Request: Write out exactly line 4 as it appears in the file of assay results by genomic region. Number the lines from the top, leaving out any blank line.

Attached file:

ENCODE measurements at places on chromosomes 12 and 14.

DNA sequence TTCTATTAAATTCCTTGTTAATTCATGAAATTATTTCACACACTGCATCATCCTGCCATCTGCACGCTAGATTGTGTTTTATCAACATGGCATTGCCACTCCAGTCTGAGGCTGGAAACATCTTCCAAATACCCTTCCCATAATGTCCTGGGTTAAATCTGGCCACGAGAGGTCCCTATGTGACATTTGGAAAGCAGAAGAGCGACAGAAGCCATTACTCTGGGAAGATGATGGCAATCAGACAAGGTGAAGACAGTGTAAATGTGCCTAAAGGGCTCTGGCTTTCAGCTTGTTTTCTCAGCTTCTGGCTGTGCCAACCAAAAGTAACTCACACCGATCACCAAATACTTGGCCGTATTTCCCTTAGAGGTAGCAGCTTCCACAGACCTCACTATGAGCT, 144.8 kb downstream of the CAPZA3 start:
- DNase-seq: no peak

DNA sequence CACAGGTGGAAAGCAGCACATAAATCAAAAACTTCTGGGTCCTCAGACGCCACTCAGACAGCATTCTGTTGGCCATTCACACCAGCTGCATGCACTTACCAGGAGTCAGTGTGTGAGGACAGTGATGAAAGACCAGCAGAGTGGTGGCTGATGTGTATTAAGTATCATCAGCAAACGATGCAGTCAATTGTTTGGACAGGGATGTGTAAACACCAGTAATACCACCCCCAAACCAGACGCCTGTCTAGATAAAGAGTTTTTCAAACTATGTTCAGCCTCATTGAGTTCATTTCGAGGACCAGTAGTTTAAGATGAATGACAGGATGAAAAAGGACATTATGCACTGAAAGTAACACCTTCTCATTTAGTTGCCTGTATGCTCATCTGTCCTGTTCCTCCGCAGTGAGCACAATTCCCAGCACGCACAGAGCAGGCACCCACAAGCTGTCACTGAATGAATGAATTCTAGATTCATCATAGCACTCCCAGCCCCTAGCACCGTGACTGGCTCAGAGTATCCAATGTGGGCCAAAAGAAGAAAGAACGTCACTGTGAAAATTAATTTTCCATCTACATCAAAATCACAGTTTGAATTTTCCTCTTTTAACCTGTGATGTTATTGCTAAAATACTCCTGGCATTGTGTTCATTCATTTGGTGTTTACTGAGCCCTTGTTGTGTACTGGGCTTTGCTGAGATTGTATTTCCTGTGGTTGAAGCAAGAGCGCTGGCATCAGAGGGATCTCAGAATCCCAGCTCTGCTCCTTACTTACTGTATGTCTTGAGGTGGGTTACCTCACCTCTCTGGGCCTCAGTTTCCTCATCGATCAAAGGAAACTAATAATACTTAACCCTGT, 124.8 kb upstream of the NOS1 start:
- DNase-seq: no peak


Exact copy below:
DNA sequence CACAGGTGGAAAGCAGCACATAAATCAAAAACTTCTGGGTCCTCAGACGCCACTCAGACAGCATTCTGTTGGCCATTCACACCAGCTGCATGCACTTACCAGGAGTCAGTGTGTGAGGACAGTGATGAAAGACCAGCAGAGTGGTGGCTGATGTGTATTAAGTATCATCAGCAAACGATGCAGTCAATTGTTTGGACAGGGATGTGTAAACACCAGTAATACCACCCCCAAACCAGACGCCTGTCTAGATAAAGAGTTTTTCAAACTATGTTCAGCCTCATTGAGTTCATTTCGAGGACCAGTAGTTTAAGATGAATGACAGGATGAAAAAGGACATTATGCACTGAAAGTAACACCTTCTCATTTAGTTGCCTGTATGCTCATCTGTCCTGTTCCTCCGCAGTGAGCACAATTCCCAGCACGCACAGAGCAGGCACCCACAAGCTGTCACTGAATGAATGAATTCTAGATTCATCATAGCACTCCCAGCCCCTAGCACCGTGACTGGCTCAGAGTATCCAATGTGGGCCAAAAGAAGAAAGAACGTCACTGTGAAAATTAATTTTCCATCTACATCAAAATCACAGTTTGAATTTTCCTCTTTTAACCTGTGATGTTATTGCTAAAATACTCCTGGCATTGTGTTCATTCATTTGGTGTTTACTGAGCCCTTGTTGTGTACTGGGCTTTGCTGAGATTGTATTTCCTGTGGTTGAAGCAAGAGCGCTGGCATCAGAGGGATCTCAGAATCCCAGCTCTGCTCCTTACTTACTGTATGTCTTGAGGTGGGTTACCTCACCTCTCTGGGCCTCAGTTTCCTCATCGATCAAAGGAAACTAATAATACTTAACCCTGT, 124.8 kb upstream of the NOS1 start: